Manager of October: Francona takes Indians within one win of Series title

CHICAGO — Terry Francona is on the verge of ending another long World Series drought.

Call him Mgr. October.

Cleveland’s maestro of a manager, who has pushed all the right buttons this season and especially over the past few weeks, moved closer to capturing his third Series title as the Indians beat the Chicago Cubs 7-2 in Game 4 on Saturday night to take a 3-1 lead.

Francona is the one who guided the Boston Red Sox around the “Curse of the Bambino” in 2004, helping them to their first title in 86 years. He led them to another three years later.

And now he’s got the resilient Indians on the edge of taking their first World Series in 68 years.

The 57-year-old would never take any credit for Cleveland’s success, but the Indians wouldn’t be where they are if not for Francona, who improved to 11-1 in World Series games.

The guy everyone calls Tito — his dad’s name — claims he doesn’t have a crystal ball. But he certainly seems to have a sixth sense when it comes to setting his lineup, pulling pitchers at just the right time and keeping his players focused.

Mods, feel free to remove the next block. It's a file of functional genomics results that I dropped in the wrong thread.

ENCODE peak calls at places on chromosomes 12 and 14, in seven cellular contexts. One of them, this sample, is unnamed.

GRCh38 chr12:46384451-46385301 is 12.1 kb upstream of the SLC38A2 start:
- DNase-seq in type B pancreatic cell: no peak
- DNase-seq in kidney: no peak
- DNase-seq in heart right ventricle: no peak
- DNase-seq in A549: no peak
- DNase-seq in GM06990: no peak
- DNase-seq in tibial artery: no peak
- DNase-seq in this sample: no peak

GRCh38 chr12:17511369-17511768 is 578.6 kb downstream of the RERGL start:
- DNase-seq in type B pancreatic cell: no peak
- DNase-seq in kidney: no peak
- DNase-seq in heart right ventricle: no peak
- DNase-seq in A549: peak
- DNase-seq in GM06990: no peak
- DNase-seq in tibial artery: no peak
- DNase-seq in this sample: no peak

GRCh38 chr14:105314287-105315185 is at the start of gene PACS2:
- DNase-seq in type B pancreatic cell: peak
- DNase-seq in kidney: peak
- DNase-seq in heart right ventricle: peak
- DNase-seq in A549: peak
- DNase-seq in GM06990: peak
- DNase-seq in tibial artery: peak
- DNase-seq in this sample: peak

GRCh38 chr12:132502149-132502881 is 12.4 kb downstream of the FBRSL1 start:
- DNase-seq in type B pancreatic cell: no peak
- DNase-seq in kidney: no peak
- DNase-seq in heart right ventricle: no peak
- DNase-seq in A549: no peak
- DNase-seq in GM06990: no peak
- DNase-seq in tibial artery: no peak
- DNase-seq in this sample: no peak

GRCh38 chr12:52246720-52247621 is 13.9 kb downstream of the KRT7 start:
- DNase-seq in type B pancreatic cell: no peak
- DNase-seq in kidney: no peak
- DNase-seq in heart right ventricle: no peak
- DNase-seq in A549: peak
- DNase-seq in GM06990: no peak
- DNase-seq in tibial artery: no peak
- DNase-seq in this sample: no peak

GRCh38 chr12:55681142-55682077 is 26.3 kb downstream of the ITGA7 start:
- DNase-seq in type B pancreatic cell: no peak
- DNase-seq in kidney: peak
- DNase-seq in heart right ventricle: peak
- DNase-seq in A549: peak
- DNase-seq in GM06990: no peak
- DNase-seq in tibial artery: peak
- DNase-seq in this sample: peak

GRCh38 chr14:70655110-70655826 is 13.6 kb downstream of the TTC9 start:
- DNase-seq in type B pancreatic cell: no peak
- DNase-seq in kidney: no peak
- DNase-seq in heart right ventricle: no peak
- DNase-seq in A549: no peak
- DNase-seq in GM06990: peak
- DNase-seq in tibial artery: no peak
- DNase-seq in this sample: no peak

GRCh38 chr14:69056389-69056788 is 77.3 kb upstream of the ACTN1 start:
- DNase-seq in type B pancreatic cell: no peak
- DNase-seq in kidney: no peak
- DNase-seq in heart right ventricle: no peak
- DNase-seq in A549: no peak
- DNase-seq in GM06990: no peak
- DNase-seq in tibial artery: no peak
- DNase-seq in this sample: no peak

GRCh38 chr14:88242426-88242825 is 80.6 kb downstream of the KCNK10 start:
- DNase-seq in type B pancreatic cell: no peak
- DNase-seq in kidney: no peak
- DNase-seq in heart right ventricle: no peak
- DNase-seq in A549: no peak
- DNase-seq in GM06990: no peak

Following Cleveland’s 1-0 victory in Game 3, Francona made the difficult decision of not starting first baseman Mike Napoli in Game 4.

“He’s like the heart and soul of our team,” Francona said beforehand. “It bothers me to sit him, a lot.”

Francona played Carlos Santana at first instead, and the move panned out when he homered leading off the second inning against John Lackey. Francona has been forced to be creative with his lineup during the three games at Wrigley Field, where the Indians have had to play by National League rules and couldn’t use their designated hitter.

He took a risk by starting Santana in left field for Game 3 even though the former catcher had played just four innings in his career in left. It worked, though, as Santana caught the only ball hit his way on a night when the wind was blowing out in Wrigley.

“That was probably the funnest moment of the game,” Francona said of Santana’s catch in the first. “I was going crazy in the dugout. Then I thought I better cool it because there might be another one that finds him.”

None did, and Francona made several more astute moves.

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